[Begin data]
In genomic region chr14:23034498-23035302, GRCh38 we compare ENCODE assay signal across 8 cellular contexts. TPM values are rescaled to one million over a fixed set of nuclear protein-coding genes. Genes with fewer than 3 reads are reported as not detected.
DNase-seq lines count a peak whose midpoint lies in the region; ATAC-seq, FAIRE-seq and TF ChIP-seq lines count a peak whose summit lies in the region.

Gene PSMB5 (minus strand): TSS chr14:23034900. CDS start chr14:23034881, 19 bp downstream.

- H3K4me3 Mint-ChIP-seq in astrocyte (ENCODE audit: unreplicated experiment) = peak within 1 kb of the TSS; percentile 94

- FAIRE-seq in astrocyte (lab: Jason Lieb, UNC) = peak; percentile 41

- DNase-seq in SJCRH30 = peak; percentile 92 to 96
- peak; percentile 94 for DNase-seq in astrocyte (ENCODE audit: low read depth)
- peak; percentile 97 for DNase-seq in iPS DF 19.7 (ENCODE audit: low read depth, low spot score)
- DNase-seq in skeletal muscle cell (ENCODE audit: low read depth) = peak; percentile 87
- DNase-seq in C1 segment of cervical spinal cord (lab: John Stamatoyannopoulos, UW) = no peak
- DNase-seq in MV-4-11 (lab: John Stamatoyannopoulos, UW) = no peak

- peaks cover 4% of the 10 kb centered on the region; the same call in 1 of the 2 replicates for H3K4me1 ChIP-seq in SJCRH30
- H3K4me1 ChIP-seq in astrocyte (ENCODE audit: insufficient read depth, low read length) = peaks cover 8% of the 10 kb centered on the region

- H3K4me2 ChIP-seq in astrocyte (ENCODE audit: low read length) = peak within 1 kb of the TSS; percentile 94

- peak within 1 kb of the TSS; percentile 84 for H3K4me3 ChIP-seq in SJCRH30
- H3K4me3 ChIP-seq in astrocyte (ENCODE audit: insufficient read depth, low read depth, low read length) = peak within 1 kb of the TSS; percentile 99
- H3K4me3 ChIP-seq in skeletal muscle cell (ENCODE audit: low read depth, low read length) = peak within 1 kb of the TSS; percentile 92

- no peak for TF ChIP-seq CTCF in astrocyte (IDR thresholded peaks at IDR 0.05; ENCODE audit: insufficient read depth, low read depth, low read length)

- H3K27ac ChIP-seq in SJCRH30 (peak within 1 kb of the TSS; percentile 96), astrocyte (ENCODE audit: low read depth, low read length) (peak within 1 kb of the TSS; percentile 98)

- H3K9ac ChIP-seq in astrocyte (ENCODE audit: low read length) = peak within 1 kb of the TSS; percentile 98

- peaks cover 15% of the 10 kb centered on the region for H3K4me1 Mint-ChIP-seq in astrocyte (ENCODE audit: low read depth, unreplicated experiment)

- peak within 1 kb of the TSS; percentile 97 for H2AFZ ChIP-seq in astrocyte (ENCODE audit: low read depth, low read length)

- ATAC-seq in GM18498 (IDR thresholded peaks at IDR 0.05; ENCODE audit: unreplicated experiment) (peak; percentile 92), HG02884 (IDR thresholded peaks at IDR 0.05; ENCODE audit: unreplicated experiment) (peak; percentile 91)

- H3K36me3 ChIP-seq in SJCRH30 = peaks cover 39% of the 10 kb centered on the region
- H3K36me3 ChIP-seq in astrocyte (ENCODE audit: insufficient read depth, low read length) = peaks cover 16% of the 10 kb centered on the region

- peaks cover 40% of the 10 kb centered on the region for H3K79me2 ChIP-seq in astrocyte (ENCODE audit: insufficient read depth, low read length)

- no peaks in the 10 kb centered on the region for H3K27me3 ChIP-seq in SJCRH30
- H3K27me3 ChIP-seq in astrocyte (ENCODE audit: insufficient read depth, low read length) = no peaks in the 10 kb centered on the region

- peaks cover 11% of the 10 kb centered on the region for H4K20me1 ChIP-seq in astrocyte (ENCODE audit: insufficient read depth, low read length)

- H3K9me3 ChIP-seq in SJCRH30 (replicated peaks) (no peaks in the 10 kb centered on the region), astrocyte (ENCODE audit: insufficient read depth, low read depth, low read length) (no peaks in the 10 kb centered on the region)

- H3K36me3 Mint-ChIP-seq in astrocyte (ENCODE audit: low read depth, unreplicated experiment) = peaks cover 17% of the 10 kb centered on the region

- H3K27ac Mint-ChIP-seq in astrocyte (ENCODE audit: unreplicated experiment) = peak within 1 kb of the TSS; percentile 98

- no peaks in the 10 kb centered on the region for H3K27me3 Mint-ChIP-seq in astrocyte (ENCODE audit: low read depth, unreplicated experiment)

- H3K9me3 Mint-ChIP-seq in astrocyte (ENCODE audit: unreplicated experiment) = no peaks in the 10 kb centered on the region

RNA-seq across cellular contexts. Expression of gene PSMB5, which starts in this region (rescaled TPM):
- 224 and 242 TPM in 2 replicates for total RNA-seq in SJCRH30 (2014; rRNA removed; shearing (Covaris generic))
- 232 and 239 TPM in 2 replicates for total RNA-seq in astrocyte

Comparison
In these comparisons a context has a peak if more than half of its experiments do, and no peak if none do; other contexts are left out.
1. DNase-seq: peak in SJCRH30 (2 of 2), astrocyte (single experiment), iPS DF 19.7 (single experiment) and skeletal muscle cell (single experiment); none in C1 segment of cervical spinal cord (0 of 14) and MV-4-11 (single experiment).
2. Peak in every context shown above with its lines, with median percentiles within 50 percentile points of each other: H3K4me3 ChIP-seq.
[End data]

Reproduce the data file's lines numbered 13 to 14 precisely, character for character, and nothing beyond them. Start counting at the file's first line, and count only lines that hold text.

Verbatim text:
- H3K4me1 ChIP-seq in astrocyte (ENCODE audit: insufficient read depth, low read length) = peaks cover 8% of the 10 kb centered on the region

- H3K4me2 ChIP-seq in astrocyte (ENCODE audit: low read length) = peak within 1 kb of the TSS; percentile 94